Tuesday 12th July
5am alarm so that I can take my first dose of travel sickness medications whereas we usually get up at more like 10am – urgh!!! LOL. We had finally packed our cases yesterday afternoon, using our trusted list of essentials as our guide and my Mum had arrived for dinner and house- dog-sitting orientation and then stayed the night so all was set and ready for us to go.
A holiday to Bali. One we honestly never thought we’d take because some of the stories we’d heard did not appeal at all. But eventually we began to wonder if all this was true and whether we’d love or hate the place – we’d been assured we would orient one way or the other; no in betweens. So off to the airport we went.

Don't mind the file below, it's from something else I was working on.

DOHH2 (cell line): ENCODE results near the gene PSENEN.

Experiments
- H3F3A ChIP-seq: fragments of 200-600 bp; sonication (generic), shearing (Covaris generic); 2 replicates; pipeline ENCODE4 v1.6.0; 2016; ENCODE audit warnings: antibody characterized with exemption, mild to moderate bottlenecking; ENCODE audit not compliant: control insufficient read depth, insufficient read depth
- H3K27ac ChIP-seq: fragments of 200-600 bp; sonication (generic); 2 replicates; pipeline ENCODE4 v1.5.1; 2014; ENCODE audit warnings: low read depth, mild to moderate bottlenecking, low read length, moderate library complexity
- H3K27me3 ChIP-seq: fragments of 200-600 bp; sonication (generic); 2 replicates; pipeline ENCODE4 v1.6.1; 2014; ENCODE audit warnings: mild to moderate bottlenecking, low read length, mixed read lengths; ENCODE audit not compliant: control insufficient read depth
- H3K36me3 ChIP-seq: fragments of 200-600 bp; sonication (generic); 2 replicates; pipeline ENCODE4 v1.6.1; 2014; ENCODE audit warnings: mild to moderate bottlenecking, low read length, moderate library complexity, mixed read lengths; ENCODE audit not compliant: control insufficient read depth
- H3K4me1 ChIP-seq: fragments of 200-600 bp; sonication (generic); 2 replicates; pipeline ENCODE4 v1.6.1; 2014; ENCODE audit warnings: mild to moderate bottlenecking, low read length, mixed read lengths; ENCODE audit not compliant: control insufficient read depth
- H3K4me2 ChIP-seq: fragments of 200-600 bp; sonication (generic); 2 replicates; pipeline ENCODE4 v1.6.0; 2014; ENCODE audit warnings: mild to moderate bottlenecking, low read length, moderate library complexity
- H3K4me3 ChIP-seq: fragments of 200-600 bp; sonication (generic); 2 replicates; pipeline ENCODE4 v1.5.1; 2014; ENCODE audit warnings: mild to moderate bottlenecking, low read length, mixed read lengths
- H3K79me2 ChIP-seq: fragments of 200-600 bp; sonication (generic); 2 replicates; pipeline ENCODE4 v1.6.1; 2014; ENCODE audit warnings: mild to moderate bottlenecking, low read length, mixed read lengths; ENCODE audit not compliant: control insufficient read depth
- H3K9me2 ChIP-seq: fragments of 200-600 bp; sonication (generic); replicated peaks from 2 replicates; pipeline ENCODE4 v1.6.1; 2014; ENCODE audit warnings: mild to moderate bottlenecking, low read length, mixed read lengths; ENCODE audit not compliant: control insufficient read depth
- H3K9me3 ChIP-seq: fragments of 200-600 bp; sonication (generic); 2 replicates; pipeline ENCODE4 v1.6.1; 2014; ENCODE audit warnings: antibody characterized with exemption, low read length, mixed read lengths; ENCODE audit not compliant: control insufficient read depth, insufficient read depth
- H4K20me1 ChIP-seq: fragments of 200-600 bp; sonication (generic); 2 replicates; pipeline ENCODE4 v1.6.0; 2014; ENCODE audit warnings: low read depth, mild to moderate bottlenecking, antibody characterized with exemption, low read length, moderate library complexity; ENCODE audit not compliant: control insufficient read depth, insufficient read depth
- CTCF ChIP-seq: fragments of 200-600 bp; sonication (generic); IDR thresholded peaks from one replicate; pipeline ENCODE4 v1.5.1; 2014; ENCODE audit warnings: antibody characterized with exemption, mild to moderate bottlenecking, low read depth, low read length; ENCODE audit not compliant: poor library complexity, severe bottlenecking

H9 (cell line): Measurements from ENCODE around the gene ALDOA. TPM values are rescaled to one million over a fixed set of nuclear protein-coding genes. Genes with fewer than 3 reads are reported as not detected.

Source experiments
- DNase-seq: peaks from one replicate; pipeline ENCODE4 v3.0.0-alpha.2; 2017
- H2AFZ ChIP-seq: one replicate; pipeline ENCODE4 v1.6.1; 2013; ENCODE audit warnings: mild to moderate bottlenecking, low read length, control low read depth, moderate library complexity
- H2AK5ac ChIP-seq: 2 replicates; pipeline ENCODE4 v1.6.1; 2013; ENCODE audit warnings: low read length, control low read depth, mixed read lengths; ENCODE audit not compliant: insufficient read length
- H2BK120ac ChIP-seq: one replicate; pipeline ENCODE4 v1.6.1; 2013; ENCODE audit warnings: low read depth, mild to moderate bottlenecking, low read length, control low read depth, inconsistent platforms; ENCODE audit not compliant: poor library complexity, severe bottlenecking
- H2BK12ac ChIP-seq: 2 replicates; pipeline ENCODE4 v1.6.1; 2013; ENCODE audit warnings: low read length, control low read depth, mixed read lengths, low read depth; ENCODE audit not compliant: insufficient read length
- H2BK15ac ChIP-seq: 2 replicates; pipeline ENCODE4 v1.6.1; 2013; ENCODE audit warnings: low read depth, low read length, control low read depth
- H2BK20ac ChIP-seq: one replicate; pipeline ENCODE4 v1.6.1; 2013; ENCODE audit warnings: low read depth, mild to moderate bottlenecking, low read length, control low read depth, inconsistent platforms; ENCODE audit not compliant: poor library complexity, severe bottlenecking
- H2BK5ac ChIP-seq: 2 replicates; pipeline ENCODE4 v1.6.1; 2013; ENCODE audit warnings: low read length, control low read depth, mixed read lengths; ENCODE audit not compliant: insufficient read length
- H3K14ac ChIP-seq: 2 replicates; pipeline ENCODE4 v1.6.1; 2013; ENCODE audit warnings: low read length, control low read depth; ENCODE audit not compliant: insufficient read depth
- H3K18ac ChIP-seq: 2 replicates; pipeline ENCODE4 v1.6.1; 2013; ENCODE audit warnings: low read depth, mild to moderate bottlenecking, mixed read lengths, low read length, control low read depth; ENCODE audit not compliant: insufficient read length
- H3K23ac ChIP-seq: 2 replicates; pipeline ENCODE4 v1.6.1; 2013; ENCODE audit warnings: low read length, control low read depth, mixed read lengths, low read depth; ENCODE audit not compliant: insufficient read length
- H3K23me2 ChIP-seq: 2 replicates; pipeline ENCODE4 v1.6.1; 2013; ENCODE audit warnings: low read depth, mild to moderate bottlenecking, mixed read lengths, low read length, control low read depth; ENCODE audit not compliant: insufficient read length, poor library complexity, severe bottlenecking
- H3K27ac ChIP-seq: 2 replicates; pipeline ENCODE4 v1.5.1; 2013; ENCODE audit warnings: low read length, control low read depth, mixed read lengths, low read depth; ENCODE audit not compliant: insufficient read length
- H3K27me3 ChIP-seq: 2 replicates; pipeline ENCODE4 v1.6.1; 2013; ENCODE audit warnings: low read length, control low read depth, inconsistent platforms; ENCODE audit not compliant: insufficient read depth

We’d decided to stay at Club Med because we had enjoyed our stay at their Whitsundays resort so much last November. It also meant that if we didn’t like the real Bali we could stay inside the resort gates and still have everything we wanted to keep us occupied – food, drink, entertainment, friendly and helpful people. All of those things were assured and reassuring amidst our uncertainty of what Bali would be like!
The airport and flight were as these things were; truly nothing to report except for the excitement of seeing where we live as we flew overhead. The only other time we’d done this was at night and completely unexpected so this time I was poised with my camera. We’d even booked seats on the right side of the plane specifically for this reason! It took 8 minutes from take-off to flying over our roof where it had taken 45 minutes by road.
After about 3 wonderfully short hours we landed. The warm air greeted us welcomingly as we stepped out of the plane doors and up the metal corridor to the terminal and there were several queues to get through for visas, customs and so forth. The booths seemed very understaffed and it took quite some time to get through but never mind, it had been a short flight and for once in our lives we’d had (most of) a night’s sleep before hand.